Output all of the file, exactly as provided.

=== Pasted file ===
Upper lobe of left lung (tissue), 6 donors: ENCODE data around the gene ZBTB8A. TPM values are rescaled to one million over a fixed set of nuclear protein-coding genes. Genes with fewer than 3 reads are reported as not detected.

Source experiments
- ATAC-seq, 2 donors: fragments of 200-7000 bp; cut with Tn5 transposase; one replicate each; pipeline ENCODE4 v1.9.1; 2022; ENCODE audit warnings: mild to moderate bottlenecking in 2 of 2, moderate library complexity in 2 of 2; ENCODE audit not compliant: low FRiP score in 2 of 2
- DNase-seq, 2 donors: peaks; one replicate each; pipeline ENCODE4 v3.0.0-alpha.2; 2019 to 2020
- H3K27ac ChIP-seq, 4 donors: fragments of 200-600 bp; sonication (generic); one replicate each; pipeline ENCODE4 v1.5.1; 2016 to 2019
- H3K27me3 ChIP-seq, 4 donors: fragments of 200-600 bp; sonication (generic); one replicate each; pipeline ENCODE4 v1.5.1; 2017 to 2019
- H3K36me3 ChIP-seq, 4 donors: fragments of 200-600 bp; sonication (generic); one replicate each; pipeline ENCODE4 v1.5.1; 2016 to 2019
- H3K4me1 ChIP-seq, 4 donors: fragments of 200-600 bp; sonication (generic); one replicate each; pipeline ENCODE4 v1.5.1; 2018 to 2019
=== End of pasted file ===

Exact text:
Upper lobe of left lung (tissue), 6 donors: ENCODE data around the gene ZBTB8A. TPM values are rescaled to one million over a fixed set of nuclear protein-coding genes. Genes with fewer than 3 reads are reported as not detected.

Source experiments
- ATAC-seq, 2 donors: fragments of 200-7000 bp; cut with Tn5 transposase; one replicate each; pipeline ENCODE4 v1.9.1; 2022; ENCODE audit warnings: mild to moderate bottlenecking in 2 of 2, moderate library complexity in 2 of 2; ENCODE audit not compliant: low FRiP score in 2 of 2
- DNase-seq, 2 donors: peaks; one replicate each; pipeline ENCODE4 v3.0.0-alpha.2; 2019 to 2020
- H3K27ac ChIP-seq, 4 donors: fragments of 200-600 bp; sonication (generic); one replicate each; pipeline ENCODE4 v1.5.1; 2016 to 2019
- H3K27me3 ChIP-seq, 4 donors: fragments of 200-600 bp; sonication (generic); one replicate each; pipeline ENCODE4 v1.5.1; 2017 to 2019
- H3K36me3 ChIP-seq, 4 donors: fragments of 200-600 bp; sonication (generic); one replicate each; pipeline ENCODE4 v1.5.1; 2016 to 2019
- H3K4me1 ChIP-seq, 4 donors: fragments of 200-600 bp; sonication (generic); one replicate each; pipeline ENCODE4 v1.5.1; 2018 to 2019